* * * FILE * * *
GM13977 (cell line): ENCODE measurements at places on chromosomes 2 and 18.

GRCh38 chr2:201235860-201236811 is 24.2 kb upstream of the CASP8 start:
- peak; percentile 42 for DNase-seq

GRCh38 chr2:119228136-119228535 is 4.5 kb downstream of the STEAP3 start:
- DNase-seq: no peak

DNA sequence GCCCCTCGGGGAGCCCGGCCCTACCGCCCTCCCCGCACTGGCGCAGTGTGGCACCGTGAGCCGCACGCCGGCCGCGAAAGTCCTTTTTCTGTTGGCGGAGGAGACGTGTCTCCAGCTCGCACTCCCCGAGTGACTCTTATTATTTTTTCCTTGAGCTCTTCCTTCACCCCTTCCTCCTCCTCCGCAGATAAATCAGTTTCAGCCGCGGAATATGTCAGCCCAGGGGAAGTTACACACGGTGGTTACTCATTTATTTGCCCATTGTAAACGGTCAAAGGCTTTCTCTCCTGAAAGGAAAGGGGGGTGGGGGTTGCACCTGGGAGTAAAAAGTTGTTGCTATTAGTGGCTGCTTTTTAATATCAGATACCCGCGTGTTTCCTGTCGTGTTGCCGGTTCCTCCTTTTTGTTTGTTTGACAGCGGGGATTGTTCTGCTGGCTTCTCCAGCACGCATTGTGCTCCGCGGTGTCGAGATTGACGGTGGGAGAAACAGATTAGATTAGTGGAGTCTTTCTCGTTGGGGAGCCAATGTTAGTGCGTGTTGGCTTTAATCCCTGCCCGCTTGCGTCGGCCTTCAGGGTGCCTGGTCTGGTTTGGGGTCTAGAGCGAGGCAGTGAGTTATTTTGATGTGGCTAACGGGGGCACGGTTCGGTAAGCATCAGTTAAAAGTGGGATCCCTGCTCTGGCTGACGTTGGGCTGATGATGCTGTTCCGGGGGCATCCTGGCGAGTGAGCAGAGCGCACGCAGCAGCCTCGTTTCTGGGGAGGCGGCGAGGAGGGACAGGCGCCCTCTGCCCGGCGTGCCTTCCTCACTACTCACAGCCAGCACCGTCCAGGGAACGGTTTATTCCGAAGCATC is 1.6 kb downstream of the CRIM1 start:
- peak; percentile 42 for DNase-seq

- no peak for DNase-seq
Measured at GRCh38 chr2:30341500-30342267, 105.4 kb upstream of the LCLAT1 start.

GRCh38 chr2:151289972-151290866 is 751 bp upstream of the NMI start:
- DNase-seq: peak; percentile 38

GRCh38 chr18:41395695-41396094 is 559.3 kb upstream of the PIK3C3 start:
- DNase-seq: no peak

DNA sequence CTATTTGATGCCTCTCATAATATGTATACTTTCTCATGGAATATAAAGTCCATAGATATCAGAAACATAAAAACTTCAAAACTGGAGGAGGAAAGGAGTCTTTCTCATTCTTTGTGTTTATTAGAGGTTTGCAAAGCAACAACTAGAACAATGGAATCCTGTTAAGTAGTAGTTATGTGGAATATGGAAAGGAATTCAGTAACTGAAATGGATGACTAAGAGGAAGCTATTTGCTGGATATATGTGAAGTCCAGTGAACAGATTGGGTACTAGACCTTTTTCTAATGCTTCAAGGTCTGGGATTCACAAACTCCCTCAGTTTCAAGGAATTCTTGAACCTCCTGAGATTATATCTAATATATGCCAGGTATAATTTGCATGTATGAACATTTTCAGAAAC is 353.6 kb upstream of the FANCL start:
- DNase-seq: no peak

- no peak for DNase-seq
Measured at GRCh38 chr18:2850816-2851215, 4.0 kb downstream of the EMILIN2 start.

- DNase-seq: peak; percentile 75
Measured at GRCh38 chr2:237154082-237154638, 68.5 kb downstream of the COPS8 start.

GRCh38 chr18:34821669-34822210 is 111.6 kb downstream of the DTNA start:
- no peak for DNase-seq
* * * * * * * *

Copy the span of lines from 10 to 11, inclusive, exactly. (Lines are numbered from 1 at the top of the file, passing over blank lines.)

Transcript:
GRCh38 chr2:151289972-151290866 is 751 bp upstream of the NMI start:
- DNase-seq: peak; percentile 38